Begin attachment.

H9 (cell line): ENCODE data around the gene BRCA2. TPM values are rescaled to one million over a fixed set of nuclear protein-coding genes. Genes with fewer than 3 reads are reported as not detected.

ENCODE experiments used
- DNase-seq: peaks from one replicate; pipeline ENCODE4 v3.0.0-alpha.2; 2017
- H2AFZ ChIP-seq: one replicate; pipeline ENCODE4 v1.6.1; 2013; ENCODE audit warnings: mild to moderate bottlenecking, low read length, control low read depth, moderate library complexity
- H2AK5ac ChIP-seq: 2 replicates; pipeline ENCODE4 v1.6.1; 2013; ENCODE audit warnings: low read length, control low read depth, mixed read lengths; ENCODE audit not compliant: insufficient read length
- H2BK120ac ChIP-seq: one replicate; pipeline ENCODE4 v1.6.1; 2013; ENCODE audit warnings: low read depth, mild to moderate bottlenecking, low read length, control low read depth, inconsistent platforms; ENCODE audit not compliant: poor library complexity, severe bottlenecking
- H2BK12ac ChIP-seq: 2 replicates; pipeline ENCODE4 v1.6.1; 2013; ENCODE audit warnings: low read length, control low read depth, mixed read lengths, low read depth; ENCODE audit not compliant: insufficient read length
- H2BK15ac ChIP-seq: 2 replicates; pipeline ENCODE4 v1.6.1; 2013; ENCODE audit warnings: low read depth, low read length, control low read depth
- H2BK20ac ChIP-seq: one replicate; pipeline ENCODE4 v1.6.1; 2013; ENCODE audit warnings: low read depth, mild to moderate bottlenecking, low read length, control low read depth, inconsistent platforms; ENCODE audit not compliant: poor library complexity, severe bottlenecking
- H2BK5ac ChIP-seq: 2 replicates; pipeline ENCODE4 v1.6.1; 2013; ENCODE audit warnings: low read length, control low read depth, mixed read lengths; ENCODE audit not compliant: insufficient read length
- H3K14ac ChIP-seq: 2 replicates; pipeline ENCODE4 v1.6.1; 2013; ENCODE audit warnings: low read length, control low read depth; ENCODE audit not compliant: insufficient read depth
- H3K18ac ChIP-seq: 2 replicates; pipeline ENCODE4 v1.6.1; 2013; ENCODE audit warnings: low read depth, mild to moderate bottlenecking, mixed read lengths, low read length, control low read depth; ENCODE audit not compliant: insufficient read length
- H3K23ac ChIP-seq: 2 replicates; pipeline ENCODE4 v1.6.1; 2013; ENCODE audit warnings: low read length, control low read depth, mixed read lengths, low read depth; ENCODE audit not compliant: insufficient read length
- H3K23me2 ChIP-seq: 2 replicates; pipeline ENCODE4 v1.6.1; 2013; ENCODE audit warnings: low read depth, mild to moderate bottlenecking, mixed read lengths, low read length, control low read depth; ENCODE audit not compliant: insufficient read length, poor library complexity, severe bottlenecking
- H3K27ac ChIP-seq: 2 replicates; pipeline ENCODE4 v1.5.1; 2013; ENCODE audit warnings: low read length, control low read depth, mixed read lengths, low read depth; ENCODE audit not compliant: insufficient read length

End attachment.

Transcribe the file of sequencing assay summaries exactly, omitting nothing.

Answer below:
H9 (cell line): ENCODE data around the gene BRCA2. TPM values are rescaled to one million over a fixed set of nuclear protein-coding genes. Genes with fewer than 3 reads are reported as not detected.

ENCODE experiments used
- DNase-seq: peaks from one replicate; pipeline ENCODE4 v3.0.0-alpha.2; 2017
- H2AFZ ChIP-seq: one replicate; pipeline ENCODE4 v1.6.1; 2013; ENCODE audit warnings: mild to moderate bottlenecking, low read length, control low read depth, moderate library complexity
- H2AK5ac ChIP-seq: 2 replicates; pipeline ENCODE4 v1.6.1; 2013; ENCODE audit warnings: low read length, control low read depth, mixed read lengths; ENCODE audit not compliant: insufficient read length
- H2BK120ac ChIP-seq: one replicate; pipeline ENCODE4 v1.6.1; 2013; ENCODE audit warnings: low read depth, mild to moderate bottlenecking, low read length, control low read depth, inconsistent platforms; ENCODE audit not compliant: poor library complexity, severe bottlenecking
- H2BK12ac ChIP-seq: 2 replicates; pipeline ENCODE4 v1.6.1; 2013; ENCODE audit warnings: low read length, control low read depth, mixed read lengths, low read depth; ENCODE audit not compliant: insufficient read length
- H2BK15ac ChIP-seq: 2 replicates; pipeline ENCODE4 v1.6.1; 2013; ENCODE audit warnings: low read depth, low read length, control low read depth
- H2BK20ac ChIP-seq: one replicate; pipeline ENCODE4 v1.6.1; 2013; ENCODE audit warnings: low read depth, mild to moderate bottlenecking, low read length, control low read depth, inconsistent platforms; ENCODE audit not compliant: poor library complexity, severe bottlenecking
- H2BK5ac ChIP-seq: 2 replicates; pipeline ENCODE4 v1.6.1; 2013; ENCODE audit warnings: low read length, control low read depth, mixed read lengths; ENCODE audit not compliant: insufficient read length
- H3K14ac ChIP-seq: 2 replicates; pipeline ENCODE4 v1.6.1; 2013; ENCODE audit warnings: low read length, control low read depth; ENCODE audit not compliant: insufficient read depth
- H3K18ac ChIP-seq: 2 replicates; pipeline ENCODE4 v1.6.1; 2013; ENCODE audit warnings: low read depth, mild to moderate bottlenecking, mixed read lengths, low read length, control low read depth; ENCODE audit not compliant: insufficient read length
- H3K23ac ChIP-seq: 2 replicates; pipeline ENCODE4 v1.6.1; 2013; ENCODE audit warnings: low read length, control low read depth, mixed read lengths, low read depth; ENCODE audit not compliant: insufficient read length
- H3K23me2 ChIP-seq: 2 replicates; pipeline ENCODE4 v1.6.1; 2013; ENCODE audit warnings: low read depth, mild to moderate bottlenecking, mixed read lengths, low read length, control low read depth; ENCODE audit not compliant: insufficient read length, poor library complexity, severe bottlenecking
- H3K27ac ChIP-seq: 2 replicates; pipeline ENCODE4 v1.5.1; 2013; ENCODE audit warnings: low read length, control low read depth, mixed read lengths, low read depth; ENCODE audit not compliant: insufficient read length